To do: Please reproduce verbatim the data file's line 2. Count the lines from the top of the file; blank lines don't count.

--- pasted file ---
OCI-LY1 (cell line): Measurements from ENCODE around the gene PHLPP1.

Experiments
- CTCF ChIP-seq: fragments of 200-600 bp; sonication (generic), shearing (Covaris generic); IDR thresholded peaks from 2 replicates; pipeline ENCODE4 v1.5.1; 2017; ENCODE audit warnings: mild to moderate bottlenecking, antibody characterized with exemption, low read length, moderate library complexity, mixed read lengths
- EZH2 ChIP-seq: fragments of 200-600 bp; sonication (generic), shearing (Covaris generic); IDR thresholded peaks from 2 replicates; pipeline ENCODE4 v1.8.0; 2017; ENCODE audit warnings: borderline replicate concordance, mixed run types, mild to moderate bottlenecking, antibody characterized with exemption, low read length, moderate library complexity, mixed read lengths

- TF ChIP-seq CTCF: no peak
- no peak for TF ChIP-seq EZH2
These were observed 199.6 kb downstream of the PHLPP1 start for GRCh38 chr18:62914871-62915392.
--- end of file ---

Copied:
Experiments